Blue light facts: How Blue Light Affects Your Eyes
What Is Blue Light And Where Does It Come From?
If your eyes feel irritated and dry after a long workday in front of the computer, a pair of computer glasses might help.
Every modern workplace is full of computers and digital devices. Case in point, you’re reading this article on a phone or a computer right now. At work or even at home most of us could not live without our devices but they also cause us a lot of stress as well. Who hasn’t dreamed of chucking their computer out in the street when you lose an important document or the screen freezes in the middle of an important video call? But that kind of stress isn’t what we’re talking about. Did you know devices can cause stress to our eyes as well?
What is blue light?
What we see – the visible spectrum of light – consists of a range of colors, from blue-violet on the lower end to red on the higher end. Light on the lowest end of the visible spectrum has the shortest wavelengths; light on the highest end has the longest wavelengths. Since shorter wavelengths emit more energy, blue light is also known as High Energy Visible (HEV) light.
How are we exposed to blue or HEV light?
That glorious bright sunny day that most of us love is the primary culprit in blue light exposure. But even those who would rather stay indoors are not immune because we're also exposed to "unnatural" blue light from our smartphones, TVs, computer screens, and artificial lighting. Although our digital devices emit only a fraction of the HEV light emitted from the sun, the number of hours we spend using our devices can have both an immediate and a cumulative effect on our eyes.
Should we be concerned about blue light exposure?
The short answer is yes. Blue light is a bit like salt; our bodies need it but eat too much and it can cause high blood pressure. While exposure to blue light does have some positive benefits, our modern digital world has overexposed us to it.
Blue light regulates our circadian rhythm, also known as the sleep/wake cycle. Basically, it’s how our bodies know when to go to sleep and when to wake up. Blue light from the sun is responsible for increased energy and wakefulness. Still, our habit of checking our emails before bed or falling asleep in front of the TV can disrupt our natural sleep patterns by unnaturally exposing us to blue light at night.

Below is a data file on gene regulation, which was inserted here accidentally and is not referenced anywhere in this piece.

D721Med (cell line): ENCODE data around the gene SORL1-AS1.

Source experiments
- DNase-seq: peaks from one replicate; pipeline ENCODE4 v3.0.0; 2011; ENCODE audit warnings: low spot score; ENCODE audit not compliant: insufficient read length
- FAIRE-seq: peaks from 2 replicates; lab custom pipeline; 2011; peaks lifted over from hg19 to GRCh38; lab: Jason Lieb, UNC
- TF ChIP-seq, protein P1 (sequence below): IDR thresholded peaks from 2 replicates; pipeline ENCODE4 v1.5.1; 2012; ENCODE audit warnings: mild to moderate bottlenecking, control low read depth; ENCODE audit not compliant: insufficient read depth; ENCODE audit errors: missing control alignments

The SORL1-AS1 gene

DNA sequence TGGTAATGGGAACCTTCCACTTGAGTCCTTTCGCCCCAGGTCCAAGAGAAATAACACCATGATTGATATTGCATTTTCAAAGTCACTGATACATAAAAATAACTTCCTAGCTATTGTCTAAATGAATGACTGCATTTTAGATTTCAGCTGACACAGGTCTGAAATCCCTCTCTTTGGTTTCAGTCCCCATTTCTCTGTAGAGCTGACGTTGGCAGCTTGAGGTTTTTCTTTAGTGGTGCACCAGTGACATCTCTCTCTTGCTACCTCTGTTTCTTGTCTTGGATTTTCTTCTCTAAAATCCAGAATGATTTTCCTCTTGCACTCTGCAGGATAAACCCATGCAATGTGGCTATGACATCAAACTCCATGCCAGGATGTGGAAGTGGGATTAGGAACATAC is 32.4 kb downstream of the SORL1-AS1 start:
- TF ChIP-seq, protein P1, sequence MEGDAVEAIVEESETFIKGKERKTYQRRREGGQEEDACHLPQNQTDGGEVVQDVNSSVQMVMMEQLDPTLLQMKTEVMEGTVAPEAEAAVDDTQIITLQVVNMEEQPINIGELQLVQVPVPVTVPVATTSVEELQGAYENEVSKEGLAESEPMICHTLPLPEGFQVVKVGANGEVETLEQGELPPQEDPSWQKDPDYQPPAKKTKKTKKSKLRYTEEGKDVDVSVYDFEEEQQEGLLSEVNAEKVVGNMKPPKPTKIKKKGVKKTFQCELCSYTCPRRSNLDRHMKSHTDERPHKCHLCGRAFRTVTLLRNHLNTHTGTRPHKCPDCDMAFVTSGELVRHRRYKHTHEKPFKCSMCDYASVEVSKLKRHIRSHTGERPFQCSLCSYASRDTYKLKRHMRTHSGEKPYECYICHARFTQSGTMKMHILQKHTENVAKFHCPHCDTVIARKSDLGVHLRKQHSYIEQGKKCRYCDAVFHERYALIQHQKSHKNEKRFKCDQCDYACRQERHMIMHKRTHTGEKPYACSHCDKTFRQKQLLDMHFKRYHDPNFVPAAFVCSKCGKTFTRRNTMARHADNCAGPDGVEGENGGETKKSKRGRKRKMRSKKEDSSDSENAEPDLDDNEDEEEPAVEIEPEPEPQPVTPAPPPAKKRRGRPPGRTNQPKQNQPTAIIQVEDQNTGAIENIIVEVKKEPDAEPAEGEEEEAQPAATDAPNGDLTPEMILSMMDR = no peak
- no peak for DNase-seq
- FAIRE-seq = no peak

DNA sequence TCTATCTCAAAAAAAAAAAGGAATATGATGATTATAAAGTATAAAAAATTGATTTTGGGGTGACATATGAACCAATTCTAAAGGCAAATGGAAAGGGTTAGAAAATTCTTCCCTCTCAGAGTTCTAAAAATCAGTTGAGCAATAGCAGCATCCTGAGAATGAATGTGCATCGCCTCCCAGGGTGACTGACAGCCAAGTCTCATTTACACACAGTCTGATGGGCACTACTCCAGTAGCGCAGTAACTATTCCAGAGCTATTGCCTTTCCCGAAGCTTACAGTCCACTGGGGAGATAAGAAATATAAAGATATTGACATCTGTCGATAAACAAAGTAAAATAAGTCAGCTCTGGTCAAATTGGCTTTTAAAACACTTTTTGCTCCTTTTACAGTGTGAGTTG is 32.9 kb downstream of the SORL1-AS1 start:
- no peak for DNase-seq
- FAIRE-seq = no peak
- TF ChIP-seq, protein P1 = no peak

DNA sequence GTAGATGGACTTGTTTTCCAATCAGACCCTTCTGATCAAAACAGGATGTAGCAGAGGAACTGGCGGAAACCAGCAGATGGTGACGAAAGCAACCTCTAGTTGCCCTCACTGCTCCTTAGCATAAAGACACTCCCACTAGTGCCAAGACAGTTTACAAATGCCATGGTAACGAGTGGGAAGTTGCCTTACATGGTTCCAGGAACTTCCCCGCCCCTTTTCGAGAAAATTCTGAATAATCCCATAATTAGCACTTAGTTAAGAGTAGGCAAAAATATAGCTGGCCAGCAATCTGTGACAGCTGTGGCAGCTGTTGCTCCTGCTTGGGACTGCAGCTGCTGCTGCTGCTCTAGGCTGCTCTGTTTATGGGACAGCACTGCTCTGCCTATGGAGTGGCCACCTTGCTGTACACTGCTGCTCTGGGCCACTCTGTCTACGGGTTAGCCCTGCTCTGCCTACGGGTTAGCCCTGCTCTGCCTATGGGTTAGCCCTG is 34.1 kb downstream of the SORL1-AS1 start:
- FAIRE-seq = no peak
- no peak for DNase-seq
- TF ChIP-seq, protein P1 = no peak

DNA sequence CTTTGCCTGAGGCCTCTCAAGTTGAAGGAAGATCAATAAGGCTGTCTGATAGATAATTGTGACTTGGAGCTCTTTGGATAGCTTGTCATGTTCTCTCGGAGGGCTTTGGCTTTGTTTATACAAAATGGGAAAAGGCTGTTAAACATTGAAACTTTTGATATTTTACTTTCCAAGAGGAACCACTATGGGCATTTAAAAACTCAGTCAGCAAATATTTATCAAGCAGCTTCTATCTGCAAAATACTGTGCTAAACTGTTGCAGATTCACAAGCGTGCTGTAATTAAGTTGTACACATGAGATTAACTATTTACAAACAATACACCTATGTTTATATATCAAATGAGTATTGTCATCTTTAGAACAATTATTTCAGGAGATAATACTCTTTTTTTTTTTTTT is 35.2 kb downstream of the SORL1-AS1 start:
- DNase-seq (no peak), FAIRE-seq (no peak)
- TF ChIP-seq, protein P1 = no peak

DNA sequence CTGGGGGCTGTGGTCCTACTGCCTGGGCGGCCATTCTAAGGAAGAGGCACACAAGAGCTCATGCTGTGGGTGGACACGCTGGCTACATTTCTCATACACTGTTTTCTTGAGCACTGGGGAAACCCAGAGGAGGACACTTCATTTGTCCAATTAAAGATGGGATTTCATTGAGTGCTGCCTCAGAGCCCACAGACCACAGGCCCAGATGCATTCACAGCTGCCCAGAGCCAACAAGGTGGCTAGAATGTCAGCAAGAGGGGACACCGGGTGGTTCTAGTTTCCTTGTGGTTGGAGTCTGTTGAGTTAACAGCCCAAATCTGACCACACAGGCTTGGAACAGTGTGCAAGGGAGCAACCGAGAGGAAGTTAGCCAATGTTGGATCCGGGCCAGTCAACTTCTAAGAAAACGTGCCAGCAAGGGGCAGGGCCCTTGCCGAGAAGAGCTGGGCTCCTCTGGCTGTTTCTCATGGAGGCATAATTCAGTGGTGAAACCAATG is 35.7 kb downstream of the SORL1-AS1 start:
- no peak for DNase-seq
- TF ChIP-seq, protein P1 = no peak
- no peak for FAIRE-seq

Here’s a fun fact you can throw out at parties and impress your friends. Blue light suppresses the body’s secretion of melatonin, a hormone that regulates sleep and wakefulness. Though blue light is present in the sun’s rays during the day, it is less pronounced around dusk. The lack of blue light in the evening allows the body to produce melatonin freely, signalling that it is time to prepare for sleep. Exposure to blue light from electronic devices or artificial lighting after the sun has gone down can disrupt our circadian rhythm, making it harder to fall asleep or get a good night’s rest.
How does blue light cause eye strain?
Our eyes were not evolved for our modern digital world. The eye's cornea and lens aren't good at filtering HEV light from reaching our retina, the thin layer of light-receiving tissue that lines the back of the eye. Over time, this can cause damage to its light-sensitive cells. As we age, it gets worse and can make us more susceptible to eye diseases such as macular degeneration and cataracts. Young children are even more sensitive to blue light exposure since the lens of their eyes are even more transparent than adults, allowing more HEV light to pass through.
Reducing The Effects of Blue Light
While exposure to blue light is unavoidable, it is important to take steps to limit our exposure to it, especially from electronic devices and screens. Here are a few tips to help.
Cut down on screen time.
Taking regular breaks from computer or TV screens rests your eyes and limits blue light exposure. Every 20 minutes, look away from your screen and focus on an object 20 feet away. Do this for at least 20 seconds.
Take a break from blue light at night.
Screen breaks are most important in the evening. Try to power down your devices at least 3 hours before bed. This can help stop blue light from affecting your body’s release of the sleep hormone melatonin. More melatonin means better sleep.
One small study found that taking supplements with lutein and zeaxanthin for six months eased eyestrain, poor sleep quality, and headaches from excessive screen time. Ask your doctor if these supplements are safe for you to take.
Get Computer glasses
These glasses, about $70 and available in multiple styles, are designed to reduce eye strain when you’re staring at a computer for long periods. They reflect blue light, add contrast and reduce glare. Wearing them adds a bit of a yellow tint to your world, but you get over it pretty quickly. And the benefits are well worth it.
At Solar Bat we sell computer glasses that use a patented, multi-layer coating design to reduce glare, reflect blue light away from the lens and relieve long-term eye strain caused by excessive electronic device use.
Our goal is not only to provide comfort and eye protection but to improve your visual performance in your chosen sport, pastime, or occupation.